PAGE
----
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Ahmed Haroun

Ahmed Haroun
أحمد محمد هارون
Governor of North Kordofan
In office
14 July 2013 – 23 February 2019
Preceded byMuatassim Mirghani Hussein Zaki al-Din
Governor of South Kordofan
In office
May 2009 – 12 July 2013
Preceded byOmar Silaman
Succeeded byAdam al-Faki Mohamed al-Tayeb
Minister of State for Humanitarian Affairs
In office
Succeeded byMutrif Siddiq
Minister of State for the Interior
In office
April 2003 – September 2005
Succeeded byAlio Abini Alio
Personal details
Born1964 (age 59–60)
North Kurdufan, Republic of Sudan
Political partyNational Congress
Known forwanted by ICC for war crimes[1]
Military service
Allegiance Sudan
Battles/warsSecond Sudanese Civil War
War in Darfur

Ahmed Mohammed Haroun (also spelled Ahmad Harun, Arabic: أحمد هارون; born 1964) is one of five Sudanese men wanted by the International Criminal Court (ICC) for war crimes and crimes against humanity in Darfur.[1] Despite international pressure on the government of Sudan to surrender him to the ICC, Haroun served as Sudan's Minister of State for Humanitarian Affairs until May 2009, when he was appointed to the governorship of South Kordofan. In September 2007, he was appointed to lead an investigation into human rights violations in Darfur. In July 2013 he resigned as Governor of South Kordofan, and was reappointed by Omar al-Bashir as Governor of North Kordofan. On 1 March 2019, President Omar al-Bashir handed over the running of the country's leading political party, the National Congress, to him.[2] He was arrested in April 2019 by local authorities in Sudan following a coup which overthrew al-Bashir.[3][4]

Early life and education

Born in 1964, Haroun is from the state of North Kordofan.[5] He comes from the Bargo tribe in western Sudan.[6] He was trained as a lawyer.[6]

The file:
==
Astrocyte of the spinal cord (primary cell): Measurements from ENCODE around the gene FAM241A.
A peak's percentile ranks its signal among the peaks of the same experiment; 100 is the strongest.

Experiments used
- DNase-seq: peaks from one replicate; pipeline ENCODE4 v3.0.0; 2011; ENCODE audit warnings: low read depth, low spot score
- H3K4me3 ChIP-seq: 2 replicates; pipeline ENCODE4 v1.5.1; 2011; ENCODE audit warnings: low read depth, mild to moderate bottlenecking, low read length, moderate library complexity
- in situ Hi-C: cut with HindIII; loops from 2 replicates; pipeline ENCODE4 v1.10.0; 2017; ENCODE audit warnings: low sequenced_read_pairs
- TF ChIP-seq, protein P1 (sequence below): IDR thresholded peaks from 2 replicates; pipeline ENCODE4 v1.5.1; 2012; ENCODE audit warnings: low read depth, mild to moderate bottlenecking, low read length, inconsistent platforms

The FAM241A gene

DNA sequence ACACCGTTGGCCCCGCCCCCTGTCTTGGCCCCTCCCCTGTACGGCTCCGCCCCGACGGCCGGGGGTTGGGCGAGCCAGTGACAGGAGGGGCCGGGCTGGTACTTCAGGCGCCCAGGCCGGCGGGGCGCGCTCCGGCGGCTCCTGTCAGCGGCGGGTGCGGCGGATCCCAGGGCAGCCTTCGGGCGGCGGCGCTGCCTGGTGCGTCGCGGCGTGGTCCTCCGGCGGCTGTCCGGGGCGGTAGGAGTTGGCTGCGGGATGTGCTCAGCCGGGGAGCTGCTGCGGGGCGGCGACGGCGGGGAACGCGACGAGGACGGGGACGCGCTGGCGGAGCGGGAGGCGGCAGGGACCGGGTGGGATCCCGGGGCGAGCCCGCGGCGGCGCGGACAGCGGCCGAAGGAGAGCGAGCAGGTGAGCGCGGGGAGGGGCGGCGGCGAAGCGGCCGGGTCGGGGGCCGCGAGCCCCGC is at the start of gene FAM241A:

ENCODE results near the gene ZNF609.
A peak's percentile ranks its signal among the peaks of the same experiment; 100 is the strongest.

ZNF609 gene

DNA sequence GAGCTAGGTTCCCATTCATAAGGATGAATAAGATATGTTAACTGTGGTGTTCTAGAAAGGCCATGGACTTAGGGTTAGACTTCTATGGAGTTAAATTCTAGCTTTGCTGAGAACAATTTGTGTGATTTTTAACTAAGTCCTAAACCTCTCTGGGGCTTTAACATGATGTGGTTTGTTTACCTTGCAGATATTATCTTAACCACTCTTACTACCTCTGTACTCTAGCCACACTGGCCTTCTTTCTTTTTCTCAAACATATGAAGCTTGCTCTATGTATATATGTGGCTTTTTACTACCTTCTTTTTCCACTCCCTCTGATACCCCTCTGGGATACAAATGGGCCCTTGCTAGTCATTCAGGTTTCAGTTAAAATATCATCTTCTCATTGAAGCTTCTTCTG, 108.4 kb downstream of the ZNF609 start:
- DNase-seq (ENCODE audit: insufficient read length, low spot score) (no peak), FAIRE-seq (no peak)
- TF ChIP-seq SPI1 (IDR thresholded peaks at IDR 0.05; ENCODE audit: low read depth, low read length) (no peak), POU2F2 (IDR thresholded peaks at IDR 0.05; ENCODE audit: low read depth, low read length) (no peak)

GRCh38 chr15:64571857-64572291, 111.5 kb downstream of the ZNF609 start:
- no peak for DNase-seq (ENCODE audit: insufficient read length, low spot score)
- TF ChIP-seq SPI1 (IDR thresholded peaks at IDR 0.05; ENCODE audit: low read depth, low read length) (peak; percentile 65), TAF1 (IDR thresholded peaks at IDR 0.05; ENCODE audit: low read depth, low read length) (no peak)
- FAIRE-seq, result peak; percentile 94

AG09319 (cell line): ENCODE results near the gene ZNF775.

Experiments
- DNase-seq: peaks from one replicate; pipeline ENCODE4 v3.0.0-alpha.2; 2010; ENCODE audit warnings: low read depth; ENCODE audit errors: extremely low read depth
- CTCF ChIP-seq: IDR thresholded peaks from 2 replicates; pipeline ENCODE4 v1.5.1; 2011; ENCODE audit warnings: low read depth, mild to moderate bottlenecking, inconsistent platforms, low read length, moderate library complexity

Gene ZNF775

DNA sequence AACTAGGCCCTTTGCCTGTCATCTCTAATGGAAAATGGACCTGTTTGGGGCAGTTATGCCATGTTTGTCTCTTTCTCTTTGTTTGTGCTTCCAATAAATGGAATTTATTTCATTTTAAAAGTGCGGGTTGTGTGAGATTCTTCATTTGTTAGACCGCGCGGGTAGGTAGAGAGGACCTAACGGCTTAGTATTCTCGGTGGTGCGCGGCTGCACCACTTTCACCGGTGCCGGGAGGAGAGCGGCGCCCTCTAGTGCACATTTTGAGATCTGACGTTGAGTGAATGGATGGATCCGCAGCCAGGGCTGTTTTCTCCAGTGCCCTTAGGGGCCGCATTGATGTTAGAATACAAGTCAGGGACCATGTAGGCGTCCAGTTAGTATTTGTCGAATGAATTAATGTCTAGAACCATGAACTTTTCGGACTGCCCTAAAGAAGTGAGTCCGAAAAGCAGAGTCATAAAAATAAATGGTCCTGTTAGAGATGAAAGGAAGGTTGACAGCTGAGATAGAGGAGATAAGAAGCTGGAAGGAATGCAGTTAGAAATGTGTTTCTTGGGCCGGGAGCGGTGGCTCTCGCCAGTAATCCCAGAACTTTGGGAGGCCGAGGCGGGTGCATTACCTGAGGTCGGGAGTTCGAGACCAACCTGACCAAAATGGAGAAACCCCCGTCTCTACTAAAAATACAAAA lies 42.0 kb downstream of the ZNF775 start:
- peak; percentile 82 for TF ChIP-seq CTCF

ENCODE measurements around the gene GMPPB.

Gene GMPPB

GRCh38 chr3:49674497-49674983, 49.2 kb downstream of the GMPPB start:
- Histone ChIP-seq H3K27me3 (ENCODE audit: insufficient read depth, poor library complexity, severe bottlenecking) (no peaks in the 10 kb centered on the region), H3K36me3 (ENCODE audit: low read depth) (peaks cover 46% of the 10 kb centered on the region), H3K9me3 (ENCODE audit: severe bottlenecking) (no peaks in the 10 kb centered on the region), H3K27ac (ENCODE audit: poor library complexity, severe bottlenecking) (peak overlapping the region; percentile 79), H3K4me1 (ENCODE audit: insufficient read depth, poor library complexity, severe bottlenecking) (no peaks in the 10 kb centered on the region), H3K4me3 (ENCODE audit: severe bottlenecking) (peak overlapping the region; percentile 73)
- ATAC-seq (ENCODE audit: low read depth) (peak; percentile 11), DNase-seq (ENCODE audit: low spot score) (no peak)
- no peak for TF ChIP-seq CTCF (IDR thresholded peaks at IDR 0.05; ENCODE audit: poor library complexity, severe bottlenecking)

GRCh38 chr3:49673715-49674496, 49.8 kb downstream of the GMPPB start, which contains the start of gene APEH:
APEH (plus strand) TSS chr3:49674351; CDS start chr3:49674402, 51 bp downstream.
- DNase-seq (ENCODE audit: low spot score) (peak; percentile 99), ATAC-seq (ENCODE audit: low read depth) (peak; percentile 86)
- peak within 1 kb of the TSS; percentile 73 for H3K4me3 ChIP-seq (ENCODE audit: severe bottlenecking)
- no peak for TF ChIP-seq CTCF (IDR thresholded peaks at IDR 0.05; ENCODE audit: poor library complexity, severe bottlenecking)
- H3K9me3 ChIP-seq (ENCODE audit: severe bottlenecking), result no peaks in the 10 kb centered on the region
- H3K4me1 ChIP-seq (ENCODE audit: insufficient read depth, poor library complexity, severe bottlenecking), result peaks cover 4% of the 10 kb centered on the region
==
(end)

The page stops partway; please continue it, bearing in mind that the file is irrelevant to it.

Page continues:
Career and allegations

At one time Haroun was Sudan's youngest minister of state.[6] He is also accused of participating in mobilizing and training tribal militias to attack civilians during the counterinsurgency in South Sudan. He also participated in the mobilization of the Murahileen militia and the conduct of military operations in Kordofan during the 1990s.[7]

During the time Haroun served as the minister of state for interior affairs, from April 2003 to September 2005, he also managed the Darfur Security Desk, which coordinated different government bodies involved in the counterinsurgency campaign in Darfur, such as the police, the Janjaweed, the Armed Forces, and the Intelligence Service.[5] This department also managed access of NGOs and the media to Darfur.[8] From 2006 to 2009, he was the minister of state for humanitarian affairs.

Alleged criminal activity in Darfur

Haroun allegedly recruited, funded and armed the Janjaweed militia, and incited numerous attacks against civilian populations.[9][10]

Forces under his command have been accused on targeting the towns of Kodoom, Bindisi, Mukjar, Arawala and surrounding areas during 2003 and 2004, even though these towns were apparently devoid of rebel presence and the civilian population was not taking part in hostilities.[5] According to BBC News, Haroun ordered the militia to kill, rape, and torture civilians.[11] Haroun has denied the accusations, and was quoted as saying the violence "never happened in the first place."[12] Haroun was reported as having said that since the "children of the Fur had become rebels, 'all the Fur' had become 'booty' for the Janjaweed."[13] After his speech, the Janjaweed militia, under the command of Ali Kushayb, looted the towns between Bindisi and Mukjar, and terrorized civilians.[13]

Haroun supposedly declared in one of his meetings that as the head of security he had the authority to eliminate or pardon anyone in order to maintain peace and safety.[14]